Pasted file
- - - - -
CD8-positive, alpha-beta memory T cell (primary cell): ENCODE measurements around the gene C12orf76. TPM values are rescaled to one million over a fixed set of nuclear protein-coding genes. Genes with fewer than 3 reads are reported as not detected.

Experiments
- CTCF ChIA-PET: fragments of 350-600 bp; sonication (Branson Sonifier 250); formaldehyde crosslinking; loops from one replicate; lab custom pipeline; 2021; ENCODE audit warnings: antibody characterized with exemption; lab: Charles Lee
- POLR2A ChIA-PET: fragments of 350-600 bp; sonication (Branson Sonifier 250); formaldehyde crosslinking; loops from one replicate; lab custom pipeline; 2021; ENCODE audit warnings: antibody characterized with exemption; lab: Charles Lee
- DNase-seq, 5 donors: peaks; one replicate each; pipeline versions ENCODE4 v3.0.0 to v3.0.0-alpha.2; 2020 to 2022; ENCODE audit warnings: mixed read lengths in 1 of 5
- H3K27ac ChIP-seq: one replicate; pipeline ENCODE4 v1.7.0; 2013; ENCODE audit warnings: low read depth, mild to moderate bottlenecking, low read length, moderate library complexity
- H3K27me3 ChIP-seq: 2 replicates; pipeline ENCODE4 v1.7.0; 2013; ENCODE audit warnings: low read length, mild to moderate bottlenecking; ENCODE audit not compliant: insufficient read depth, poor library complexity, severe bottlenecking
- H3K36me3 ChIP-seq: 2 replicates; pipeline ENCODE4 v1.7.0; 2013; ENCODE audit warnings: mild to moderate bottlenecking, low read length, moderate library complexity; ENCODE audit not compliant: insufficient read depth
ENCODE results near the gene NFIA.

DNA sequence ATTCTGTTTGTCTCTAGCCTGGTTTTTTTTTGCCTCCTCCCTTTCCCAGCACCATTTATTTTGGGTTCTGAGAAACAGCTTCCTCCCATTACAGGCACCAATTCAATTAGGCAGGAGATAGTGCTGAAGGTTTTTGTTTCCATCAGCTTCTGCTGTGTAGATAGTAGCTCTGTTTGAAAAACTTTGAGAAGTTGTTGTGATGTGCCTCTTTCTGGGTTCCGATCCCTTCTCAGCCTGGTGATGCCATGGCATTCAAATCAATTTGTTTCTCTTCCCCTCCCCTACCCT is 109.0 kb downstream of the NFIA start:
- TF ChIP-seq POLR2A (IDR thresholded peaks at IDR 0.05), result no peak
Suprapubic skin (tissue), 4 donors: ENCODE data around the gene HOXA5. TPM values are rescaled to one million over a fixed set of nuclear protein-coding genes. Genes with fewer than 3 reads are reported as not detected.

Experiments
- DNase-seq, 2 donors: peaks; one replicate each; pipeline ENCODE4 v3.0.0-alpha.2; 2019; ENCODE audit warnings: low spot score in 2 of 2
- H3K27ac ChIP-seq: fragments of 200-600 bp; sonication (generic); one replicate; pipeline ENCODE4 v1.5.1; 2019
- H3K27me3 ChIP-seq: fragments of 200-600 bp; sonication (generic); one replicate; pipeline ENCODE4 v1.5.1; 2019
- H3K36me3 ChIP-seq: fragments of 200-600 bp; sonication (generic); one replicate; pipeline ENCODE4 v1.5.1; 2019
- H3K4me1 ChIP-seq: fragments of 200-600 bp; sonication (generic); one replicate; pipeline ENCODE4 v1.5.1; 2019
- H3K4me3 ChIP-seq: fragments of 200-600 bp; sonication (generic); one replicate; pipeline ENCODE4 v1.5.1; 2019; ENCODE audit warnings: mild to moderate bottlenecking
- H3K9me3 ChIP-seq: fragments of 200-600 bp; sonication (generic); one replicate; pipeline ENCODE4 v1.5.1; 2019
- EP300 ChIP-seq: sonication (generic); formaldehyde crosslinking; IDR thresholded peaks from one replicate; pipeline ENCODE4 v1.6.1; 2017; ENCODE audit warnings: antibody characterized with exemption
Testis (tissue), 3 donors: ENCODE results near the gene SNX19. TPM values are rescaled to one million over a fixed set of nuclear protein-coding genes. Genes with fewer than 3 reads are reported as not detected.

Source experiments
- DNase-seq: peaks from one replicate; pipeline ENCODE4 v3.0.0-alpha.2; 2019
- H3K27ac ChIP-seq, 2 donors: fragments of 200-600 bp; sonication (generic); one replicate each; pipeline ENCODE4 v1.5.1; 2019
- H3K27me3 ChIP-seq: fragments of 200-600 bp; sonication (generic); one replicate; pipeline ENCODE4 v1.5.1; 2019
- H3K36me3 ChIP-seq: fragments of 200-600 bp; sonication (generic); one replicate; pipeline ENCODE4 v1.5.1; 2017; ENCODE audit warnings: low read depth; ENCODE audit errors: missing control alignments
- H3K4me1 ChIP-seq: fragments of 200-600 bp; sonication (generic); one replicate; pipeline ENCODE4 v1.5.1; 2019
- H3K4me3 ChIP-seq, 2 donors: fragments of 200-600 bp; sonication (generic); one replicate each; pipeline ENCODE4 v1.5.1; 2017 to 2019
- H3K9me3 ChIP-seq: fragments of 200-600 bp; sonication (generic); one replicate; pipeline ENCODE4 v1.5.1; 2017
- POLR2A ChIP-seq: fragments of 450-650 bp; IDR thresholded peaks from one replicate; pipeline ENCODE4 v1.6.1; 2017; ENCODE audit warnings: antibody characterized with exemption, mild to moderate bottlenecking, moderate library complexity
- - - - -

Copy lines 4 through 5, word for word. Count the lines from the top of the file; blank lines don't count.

- POLR2A ChIA-PET: fragments of 350-600 bp; sonication (Branson Sonifier 250); formaldehyde crosslinking; loops from one replicate; lab custom pipeline; 2021; ENCODE audit warnings: antibody characterized with exemption; lab: Charles Lee
- DNase-seq, 5 donors: peaks; one replicate each; pipeline versions ENCODE4 v3.0.0 to v3.0.0-alpha.2; 2020 to 2022; ENCODE audit warnings: mixed read lengths in 1 of 5